The Kettlebell Long Cycle

 

Kettlebell Long Cycle

 

The kettlebell long cycle has been used in Olympic style lifting for quite some time and is usually knows as the clean and jerk.

It is one of the most important exercises of a lot of powerlifting and training programs.

Weightlifting has been included in the Olympic Games since 1896, however in 1920 was when it was officially part of the program.

One handed lifts using the kettlebell were removed in 1928 by the International Weightlifting Federation which included the snatch, clean and jerk and the press.

1976 was the date the press was dropped.

The participant that was taking part in the lift and jerk in the Olympic Games would have 3 goes at successfully completing the lift at the appointed weight.

It is viewed as the definitive test of power and strength.

The first part of the lift copycats a deadlift but when you get to halfway up the thigh, the position of the lifter and barbell alters as the wrists flip and the elbows rotate.

The purpose of this is to allow the bar to ultimately rack across the clavicle and shoulders.

The remaining second part of the lift is what is named the jerk and will start as soon as the weight comes to rest on the shoulders.

The knees of the lifter should be bent and they will then proceed to blast the weight upwards.

The lifter will then push them-selves under the bar and then hold the bar overhead with locked arms.

The long cycle is an extremely effective kettlebell exercise that will increase your functional capacity and physical endurance.

During the workout your arms, legs, back and shoulders and glutes will all be worked. It is also a great workout for your cardiovascular system.

You start the long cycle by holding the kettlebell to your chest and then complete the jerk overhead, repeatedly a number of times.

You do this without putting the kettlebell down at all. It is common for men to use 2 kettlebells to complete this, whilst most women will do the cycle with 1.

The movements you will complete are a jerk overhead keeping your elbows locked.

You will then lower them back to your chest and then to arm’s length, followed by swinging in between your legs.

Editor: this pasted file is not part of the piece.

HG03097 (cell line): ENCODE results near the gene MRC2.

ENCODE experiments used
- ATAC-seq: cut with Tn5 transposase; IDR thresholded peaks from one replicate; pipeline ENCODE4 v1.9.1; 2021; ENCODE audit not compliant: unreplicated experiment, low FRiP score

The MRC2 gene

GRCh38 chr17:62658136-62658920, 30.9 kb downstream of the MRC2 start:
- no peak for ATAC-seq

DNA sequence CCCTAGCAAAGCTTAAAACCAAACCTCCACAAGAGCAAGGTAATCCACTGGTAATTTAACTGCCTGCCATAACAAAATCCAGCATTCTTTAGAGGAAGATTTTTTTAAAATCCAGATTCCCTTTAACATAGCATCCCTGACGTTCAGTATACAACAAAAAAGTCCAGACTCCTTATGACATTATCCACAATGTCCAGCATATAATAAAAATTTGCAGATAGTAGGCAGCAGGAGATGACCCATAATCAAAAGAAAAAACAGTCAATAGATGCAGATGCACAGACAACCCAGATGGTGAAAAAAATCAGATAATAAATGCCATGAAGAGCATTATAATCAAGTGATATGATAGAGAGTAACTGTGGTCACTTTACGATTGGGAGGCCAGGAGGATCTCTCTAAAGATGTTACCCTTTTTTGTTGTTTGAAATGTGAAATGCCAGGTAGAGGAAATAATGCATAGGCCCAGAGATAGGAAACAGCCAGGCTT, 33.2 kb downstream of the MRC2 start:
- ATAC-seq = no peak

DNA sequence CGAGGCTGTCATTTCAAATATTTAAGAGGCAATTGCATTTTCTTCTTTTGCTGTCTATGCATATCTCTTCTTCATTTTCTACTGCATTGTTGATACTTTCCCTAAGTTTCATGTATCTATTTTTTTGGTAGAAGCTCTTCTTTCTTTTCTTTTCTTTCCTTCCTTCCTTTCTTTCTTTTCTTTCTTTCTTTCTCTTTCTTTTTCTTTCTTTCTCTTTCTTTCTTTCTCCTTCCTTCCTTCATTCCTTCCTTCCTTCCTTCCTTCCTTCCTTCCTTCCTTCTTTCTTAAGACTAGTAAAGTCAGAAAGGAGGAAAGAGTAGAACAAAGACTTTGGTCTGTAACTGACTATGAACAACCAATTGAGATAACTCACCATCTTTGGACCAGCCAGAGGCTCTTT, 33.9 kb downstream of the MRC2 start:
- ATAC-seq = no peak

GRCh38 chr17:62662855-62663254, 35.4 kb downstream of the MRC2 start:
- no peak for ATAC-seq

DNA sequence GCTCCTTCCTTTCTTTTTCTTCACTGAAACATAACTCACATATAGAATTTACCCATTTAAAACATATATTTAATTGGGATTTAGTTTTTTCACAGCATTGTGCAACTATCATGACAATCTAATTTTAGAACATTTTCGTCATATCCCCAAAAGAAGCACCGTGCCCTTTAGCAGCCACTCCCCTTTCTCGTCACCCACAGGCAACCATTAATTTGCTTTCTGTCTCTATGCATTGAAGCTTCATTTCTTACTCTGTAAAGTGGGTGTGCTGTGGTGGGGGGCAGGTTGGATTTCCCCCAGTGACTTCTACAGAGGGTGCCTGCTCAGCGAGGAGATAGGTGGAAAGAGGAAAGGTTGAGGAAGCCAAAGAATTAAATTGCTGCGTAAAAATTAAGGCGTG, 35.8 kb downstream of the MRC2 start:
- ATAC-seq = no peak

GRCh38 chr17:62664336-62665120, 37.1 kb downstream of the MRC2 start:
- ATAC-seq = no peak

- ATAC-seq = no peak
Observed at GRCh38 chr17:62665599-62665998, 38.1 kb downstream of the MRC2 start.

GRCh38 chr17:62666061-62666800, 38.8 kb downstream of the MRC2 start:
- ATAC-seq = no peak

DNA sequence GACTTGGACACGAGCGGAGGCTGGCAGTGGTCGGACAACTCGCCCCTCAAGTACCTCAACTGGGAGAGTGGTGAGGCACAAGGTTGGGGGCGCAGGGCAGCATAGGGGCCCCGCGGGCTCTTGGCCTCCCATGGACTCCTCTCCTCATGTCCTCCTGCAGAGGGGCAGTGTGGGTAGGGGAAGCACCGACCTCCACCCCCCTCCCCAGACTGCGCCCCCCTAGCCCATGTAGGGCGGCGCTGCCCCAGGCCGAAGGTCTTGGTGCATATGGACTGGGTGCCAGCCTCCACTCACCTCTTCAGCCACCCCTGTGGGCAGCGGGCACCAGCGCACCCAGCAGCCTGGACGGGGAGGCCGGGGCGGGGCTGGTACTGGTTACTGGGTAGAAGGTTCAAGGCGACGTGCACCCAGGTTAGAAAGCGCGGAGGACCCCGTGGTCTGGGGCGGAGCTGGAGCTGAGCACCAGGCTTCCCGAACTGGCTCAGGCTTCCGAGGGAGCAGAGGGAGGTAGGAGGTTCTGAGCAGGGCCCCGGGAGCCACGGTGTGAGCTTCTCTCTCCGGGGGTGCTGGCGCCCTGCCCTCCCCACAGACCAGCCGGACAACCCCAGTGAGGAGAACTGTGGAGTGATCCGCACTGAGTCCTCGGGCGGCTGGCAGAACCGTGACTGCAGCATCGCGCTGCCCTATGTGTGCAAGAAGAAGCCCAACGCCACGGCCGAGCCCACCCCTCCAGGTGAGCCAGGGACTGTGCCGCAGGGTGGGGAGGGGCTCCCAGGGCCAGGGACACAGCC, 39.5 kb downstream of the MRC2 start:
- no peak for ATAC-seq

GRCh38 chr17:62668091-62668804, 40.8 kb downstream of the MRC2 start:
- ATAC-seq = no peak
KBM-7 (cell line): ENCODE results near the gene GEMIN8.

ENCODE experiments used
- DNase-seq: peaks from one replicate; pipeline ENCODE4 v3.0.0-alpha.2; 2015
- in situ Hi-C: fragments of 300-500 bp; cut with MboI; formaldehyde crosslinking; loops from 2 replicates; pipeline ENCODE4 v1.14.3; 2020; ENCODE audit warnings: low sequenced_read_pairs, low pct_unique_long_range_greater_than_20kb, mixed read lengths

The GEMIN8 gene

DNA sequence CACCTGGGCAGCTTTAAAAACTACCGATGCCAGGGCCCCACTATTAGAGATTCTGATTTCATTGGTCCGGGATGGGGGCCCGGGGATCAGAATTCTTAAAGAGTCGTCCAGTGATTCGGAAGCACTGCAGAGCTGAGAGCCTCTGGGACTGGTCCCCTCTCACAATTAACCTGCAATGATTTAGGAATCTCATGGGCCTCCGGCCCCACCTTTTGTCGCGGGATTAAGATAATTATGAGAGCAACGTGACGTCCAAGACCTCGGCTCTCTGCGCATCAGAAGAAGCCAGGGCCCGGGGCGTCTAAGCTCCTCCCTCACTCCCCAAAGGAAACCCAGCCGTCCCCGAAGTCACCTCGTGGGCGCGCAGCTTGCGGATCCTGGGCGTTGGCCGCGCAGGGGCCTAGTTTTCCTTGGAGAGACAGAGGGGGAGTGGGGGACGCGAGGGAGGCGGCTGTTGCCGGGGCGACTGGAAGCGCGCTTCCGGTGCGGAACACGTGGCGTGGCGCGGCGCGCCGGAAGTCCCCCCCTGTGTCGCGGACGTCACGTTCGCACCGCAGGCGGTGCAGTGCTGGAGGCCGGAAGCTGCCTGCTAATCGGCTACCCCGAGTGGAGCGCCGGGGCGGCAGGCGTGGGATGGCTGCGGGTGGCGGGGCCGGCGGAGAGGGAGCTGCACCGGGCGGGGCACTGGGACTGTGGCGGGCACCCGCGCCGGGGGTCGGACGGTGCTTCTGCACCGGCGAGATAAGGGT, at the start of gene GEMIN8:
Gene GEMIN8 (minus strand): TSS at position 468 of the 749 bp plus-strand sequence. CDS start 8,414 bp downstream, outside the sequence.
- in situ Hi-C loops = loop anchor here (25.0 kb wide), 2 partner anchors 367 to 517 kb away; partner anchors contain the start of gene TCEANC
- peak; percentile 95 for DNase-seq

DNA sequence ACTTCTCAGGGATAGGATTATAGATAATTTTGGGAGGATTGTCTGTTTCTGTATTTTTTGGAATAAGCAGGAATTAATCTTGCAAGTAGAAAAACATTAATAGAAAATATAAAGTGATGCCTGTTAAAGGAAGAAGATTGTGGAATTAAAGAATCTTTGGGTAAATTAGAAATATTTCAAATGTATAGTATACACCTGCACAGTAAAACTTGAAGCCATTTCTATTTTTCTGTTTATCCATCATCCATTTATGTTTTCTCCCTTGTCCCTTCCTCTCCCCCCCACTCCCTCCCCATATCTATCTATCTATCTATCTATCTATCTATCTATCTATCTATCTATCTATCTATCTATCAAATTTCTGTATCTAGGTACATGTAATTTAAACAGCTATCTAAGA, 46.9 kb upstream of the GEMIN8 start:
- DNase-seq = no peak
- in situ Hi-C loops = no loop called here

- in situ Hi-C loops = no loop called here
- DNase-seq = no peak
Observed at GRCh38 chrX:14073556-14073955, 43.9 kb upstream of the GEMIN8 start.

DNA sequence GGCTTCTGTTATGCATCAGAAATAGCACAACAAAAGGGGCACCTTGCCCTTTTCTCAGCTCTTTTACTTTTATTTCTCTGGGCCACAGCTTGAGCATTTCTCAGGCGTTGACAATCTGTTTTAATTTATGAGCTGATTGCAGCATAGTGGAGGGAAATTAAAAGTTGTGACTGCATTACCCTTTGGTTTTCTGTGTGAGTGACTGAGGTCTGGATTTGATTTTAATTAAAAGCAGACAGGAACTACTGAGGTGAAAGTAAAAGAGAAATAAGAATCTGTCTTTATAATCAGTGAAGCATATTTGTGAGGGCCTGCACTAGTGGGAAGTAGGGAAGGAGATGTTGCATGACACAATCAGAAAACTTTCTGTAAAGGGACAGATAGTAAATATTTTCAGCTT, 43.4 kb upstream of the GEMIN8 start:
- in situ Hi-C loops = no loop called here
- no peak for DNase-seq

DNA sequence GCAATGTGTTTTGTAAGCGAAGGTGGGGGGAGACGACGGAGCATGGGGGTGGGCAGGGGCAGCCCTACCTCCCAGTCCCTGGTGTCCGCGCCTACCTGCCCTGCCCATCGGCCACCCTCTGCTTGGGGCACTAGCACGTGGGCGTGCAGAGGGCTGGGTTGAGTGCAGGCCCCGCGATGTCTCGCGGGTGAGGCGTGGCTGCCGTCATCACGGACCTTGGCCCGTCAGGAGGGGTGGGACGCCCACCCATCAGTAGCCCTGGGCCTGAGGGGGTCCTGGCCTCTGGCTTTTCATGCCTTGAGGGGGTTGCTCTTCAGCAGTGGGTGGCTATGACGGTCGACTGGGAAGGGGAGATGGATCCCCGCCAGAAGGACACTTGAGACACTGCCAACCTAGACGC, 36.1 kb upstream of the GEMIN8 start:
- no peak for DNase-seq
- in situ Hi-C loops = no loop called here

You will repeat this again and again until the fatigue starts to set in and you cannot perform the maneuver correctly any longer.

There are rules that must be obeyed when completing the long cycle in competitions.

Using the correct technique the participant must complete as many as possible within a 10 minute time frame.

They must ensure that the kettlebell does not touch the floor at any point and any time they drop the rack from a jerk, they must start again.

You will need to be trained to have to correct technique and form to avoid injuries if you wanted to complete this exercise.

It is certainly not for beginners to try!

 

RESOURCES:

One Hour Long Cycle: Kettlebell Long Cycle
http://www.onehourlongcycle.com/kettlebell-long-cycle/

Kerek Gilliam: The Clean and Jerk: A Basic Tutorial
http://iml.jou.ufl.edu/projects/Spring09/gilliam_d/history.html

CrossFit Family: The History of Events of Olympic Weightlifting
http://crossfusionfitness.com/services/weightlifting/the-events-and-the-history/

Adam Farrah’s Blog: kettlebell Long Cycle
http://practicalpaleolithic.com/paleolithic-diet-blog/kettlebell-long-cycle-howie-brewer

RMax International: My Murphy-Proof One ARm Long Cycle Kettlebell Progression
http://www.rmaxinternational.com/flowcoach/?p=707

Dragon Door: The Two Kettlebell Long Cycle Clean and Jerk
http://www.dragondoor.com/articles/the-two-kettlebell-long-cycle-clean-and-jerk/

World Kettlebell Club: Long Cycle Rules
http://worldkettlebellclub.com/longcycle/

Kettlebell Science: Kettlebell Styles
http://www.kettlebellscience.com/a-comparison-of-kettlebell-styles.html

Leave a Reply

CommentLuv badge

Select Language